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Periodical article Periodical article Leiden University catalogue Leiden University catalogue WorldCat catalogue WorldCat
Title:The role of traditional leafy vegetables in household food security in rural KwaZulu-Natal
Editor:Thandeka, Nombuso
Year:2011
Periodical:Indilinga: African Journal of Indigenous Knowledge Systems
Volume:10
Issue:2
Pages:195-209
Language:English
Geographic term:South Africa
Subjects:food security
vegetables
rural households
food consumption
attitudes
External link:https://hdl.handle.net/10520/EJC61397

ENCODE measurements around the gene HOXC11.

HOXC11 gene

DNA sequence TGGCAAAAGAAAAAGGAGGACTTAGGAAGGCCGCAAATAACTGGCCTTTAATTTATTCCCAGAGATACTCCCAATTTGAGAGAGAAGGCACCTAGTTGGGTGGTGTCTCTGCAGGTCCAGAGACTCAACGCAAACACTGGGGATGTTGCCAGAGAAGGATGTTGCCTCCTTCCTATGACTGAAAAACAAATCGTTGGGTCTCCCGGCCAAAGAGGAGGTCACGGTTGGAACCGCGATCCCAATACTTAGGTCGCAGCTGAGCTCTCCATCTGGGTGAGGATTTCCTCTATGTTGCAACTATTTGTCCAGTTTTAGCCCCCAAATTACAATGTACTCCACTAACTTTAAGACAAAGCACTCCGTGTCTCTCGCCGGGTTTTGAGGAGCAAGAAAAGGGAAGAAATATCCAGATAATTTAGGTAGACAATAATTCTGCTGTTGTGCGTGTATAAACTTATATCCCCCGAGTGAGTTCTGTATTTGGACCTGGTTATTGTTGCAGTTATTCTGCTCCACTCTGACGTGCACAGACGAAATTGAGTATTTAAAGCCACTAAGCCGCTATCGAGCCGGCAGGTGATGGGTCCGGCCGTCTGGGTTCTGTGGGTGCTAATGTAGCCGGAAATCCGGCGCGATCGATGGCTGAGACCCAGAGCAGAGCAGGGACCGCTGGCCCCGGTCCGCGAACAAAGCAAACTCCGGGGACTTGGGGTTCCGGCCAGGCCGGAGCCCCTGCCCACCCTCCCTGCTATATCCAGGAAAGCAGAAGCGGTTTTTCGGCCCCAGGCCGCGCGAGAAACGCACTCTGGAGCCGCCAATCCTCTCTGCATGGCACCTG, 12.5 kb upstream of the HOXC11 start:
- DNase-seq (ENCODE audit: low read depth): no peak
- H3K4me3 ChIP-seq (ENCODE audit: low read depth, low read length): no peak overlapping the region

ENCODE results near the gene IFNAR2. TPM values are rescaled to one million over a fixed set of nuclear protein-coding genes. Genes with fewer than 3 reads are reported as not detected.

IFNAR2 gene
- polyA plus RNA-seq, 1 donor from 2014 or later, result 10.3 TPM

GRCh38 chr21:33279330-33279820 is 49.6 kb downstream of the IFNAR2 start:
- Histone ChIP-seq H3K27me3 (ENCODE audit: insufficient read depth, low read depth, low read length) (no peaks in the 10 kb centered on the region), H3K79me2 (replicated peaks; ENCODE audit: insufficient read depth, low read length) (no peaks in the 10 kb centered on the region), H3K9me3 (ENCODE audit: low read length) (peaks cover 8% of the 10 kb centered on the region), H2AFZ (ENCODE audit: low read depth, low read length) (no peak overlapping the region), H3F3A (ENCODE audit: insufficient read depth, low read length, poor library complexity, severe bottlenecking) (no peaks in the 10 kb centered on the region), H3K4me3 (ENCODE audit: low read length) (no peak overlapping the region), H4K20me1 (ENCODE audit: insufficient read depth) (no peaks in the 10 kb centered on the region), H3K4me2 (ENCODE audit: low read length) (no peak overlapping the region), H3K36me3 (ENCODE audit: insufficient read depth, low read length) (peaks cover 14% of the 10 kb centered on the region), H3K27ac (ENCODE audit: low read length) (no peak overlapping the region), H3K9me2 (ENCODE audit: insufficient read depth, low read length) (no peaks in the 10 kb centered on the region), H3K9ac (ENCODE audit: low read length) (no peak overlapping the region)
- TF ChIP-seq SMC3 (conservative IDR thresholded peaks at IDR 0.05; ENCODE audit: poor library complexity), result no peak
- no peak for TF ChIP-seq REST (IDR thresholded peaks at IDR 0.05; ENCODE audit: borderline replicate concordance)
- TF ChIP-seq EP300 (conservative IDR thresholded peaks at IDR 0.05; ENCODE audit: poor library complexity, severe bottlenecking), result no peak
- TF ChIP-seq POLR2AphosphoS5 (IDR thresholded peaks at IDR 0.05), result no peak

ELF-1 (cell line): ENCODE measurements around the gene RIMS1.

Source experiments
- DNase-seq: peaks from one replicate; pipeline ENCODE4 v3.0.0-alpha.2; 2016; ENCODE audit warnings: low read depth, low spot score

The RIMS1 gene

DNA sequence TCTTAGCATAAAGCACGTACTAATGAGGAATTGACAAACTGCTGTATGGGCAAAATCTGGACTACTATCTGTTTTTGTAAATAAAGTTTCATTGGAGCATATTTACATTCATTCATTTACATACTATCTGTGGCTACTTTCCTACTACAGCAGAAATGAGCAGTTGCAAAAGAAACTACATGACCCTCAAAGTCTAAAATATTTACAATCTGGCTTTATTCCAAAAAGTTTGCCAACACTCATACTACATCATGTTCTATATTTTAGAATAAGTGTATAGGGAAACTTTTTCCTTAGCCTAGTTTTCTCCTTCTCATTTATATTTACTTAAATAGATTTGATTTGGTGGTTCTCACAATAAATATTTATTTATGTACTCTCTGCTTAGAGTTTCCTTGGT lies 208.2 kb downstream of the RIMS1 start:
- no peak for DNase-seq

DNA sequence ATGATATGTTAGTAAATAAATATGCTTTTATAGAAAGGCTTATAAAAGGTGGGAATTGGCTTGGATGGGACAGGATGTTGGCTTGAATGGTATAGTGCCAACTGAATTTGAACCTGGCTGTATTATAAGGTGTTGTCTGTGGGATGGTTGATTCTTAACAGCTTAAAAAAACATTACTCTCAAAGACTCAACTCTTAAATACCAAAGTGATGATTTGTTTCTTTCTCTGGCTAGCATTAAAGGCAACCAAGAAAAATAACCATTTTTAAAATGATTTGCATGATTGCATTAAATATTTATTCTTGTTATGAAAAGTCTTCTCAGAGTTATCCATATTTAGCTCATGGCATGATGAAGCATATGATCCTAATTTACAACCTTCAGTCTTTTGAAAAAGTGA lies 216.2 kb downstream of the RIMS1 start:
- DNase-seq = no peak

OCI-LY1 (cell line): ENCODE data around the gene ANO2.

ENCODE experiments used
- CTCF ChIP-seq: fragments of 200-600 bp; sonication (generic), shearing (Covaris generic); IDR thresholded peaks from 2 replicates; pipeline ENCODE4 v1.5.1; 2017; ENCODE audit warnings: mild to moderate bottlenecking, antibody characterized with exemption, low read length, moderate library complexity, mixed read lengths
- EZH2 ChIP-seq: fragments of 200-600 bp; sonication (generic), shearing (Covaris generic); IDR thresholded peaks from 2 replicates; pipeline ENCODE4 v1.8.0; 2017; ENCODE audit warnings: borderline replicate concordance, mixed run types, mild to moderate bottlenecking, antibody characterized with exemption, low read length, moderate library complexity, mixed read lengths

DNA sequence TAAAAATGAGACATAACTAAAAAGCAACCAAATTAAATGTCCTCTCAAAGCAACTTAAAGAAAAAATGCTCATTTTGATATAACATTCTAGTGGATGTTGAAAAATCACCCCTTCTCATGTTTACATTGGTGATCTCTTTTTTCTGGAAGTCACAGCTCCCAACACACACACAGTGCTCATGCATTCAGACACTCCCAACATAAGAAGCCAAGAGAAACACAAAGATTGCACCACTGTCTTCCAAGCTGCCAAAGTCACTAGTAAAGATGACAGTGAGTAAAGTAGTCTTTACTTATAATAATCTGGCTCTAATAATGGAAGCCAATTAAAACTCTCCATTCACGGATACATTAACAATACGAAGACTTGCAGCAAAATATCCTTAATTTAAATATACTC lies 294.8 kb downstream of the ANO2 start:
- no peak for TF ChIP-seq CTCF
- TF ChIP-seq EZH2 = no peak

Abstract:Traditional leafy vegetables (TLV) have been consumed by rural communities for centuries and have a potential to contribute to household food security by providing direct access to readily accessible nutritious food. To assess the role and importance of TLVs in rural communities, a survey was conducted during 2007 in Mtubatuba in South Africa. The study aimed at assessing rural households' levels of awareness, consumption and attitude towards TLVs. Data was collected through focus group discussions, seasonal calendar, and questionnaire surveys among 64 households. Results showed that TLVs were abundant in summer and that amaranthus, blackjack and pumpkin leaves were the most popular. There was a general positive attitude towards TLVs and they were not considered as 'poor people food' or toxic. Cooking time and processing of TLVs varied between the respondents, causing some concern over the loss of nutrients. The majority of the respondents consumed TLVs twice a week and HIV/AIDS infected considered TLVs nutritious and good immune boosters. This was attributed to community education programmes conducted by the local healthcare officers. The frequency of TLVs consumption was positively correlated to age and education level. However, the availability of TLVs was reported to be declining, possibly due to changes in customs and land use. Furthermore, information on agronomy, nutritive value and methods of preparation that minimize nutrient leaching is scarce. It was therefore recommended that local health institutes and other stakeholders should start promoting and strengthening current efforts that encourage the consumption of TLVs. Bibliogr., sum. [Journal abstract, edited]
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